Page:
A Note in the Margin by Isabelle RowanWill finished A Note in the Margin by Isabelle Rowan before I did and proclaimed it one of the best books ever. I am in complete agreement. Rowan created a well crafted romance with an unexpected character. The end result is a book with more layers than the typical book in the genre and a book that leaves you with a warm, happy feeling.

As the book opens, John has left his high stress job at the advice of his doctor. He’s taking a year off and running a small bookstore, Margins, that he just bought. During his first days, he’s not only getting used to the store and the customers, but also to the homeless man the previous owner allowed to sit in the used book section. John is encouraged to let the man stay. As John gets to know David he starts to see the man behind the homeless man he tried to ignore and that turns into a love that changes John’s live. It’s not an easy relationship to be sure. David’s been hurt a lot and it takes a lot for him to trust. Plus David has a teenage son he’s desperate to reconnect with, but he doesn’t know how to do it.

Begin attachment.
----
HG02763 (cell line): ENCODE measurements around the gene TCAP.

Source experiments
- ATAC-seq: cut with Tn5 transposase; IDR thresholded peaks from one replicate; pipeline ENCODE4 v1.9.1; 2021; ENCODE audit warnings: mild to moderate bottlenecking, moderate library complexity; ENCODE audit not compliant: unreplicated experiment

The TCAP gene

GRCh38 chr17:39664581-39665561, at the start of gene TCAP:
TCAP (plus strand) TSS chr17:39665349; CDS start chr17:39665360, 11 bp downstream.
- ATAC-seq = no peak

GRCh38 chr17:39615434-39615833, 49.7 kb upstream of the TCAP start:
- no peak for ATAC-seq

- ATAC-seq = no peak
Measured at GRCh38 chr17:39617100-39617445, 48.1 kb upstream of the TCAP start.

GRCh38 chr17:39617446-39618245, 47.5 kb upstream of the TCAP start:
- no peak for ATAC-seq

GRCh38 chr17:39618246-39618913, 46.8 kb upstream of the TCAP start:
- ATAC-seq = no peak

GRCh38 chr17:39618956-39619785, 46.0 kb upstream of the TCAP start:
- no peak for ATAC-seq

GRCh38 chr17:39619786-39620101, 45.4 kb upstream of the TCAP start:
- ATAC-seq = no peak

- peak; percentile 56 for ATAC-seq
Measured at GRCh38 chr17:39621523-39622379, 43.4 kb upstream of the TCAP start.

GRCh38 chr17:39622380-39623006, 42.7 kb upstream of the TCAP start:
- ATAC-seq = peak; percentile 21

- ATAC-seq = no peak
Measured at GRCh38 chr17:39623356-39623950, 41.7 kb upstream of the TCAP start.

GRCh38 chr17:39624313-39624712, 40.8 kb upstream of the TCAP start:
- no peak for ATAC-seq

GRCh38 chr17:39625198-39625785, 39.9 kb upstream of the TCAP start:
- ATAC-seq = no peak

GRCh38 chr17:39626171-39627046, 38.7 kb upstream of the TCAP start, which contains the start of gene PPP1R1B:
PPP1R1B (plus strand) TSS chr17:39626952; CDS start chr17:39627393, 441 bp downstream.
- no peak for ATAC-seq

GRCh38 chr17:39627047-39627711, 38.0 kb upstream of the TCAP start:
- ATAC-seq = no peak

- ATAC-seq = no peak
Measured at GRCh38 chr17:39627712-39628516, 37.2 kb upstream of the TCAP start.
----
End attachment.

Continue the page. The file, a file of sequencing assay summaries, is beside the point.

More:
A Note in the Margin was completely unexpected. I can’t think of another romance I’ve read that involved two people who were more polar opposites. The point-of-view Rowan uses lets us get both John and David’s point of view so you engage with them both as they have their internal arguments about what their deepening relationship means. In particular you feel for David as he tries to come back from being on the streets, just barely scraping by and trying to stay alive. It takes a lot of courage for him to open up to John and that struggle makes this more than a typical romance novel.

I’m glad Will talked this book up so I’d pick it up quickly. The rich, atypical characters made it one of the best reads of 2009.

Next up: The Riddle of the Sands by Geoffrey Knight, the second Fathom’s Five book.